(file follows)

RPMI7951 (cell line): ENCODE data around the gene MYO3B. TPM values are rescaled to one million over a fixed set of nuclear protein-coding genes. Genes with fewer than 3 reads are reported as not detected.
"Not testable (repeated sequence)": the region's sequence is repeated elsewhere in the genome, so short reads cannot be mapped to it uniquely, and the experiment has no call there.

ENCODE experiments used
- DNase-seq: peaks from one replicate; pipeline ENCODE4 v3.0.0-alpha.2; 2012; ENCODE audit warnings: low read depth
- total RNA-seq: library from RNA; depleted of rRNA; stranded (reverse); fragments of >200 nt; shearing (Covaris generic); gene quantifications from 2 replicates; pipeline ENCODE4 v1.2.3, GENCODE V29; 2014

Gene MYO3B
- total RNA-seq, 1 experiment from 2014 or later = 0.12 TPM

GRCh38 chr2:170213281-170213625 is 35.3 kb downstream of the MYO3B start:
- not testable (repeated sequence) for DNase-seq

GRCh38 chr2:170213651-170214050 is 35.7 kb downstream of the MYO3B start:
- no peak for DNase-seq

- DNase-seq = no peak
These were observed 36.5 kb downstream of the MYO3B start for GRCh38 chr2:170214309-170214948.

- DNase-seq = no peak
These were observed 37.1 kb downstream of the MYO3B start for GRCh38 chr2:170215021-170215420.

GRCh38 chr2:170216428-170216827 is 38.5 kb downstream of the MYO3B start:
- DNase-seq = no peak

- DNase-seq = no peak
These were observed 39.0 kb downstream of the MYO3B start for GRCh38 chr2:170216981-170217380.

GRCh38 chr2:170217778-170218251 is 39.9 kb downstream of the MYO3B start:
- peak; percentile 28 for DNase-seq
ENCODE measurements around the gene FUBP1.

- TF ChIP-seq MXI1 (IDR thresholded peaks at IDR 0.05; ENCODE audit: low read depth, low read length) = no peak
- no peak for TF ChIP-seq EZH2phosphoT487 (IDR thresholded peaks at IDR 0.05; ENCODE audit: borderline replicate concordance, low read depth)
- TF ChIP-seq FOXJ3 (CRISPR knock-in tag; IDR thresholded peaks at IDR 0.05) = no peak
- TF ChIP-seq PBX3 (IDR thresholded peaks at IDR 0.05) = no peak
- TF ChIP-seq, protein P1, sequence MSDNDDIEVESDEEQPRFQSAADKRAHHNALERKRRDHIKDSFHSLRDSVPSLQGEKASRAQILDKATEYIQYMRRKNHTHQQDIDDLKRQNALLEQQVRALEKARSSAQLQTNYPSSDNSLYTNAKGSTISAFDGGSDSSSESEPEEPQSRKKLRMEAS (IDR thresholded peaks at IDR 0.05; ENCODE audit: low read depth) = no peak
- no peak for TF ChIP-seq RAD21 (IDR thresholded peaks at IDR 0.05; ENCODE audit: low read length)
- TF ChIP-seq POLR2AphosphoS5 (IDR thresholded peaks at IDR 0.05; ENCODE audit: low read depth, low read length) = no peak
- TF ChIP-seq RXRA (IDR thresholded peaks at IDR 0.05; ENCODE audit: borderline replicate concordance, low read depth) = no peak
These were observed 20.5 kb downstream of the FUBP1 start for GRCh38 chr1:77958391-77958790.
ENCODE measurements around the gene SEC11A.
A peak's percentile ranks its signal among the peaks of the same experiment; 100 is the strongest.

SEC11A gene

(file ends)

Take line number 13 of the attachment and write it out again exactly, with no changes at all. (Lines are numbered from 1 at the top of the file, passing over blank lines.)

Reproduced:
These were observed 36.5 kb downstream of the MYO3B start for GRCh38 chr2:170214309-170214948.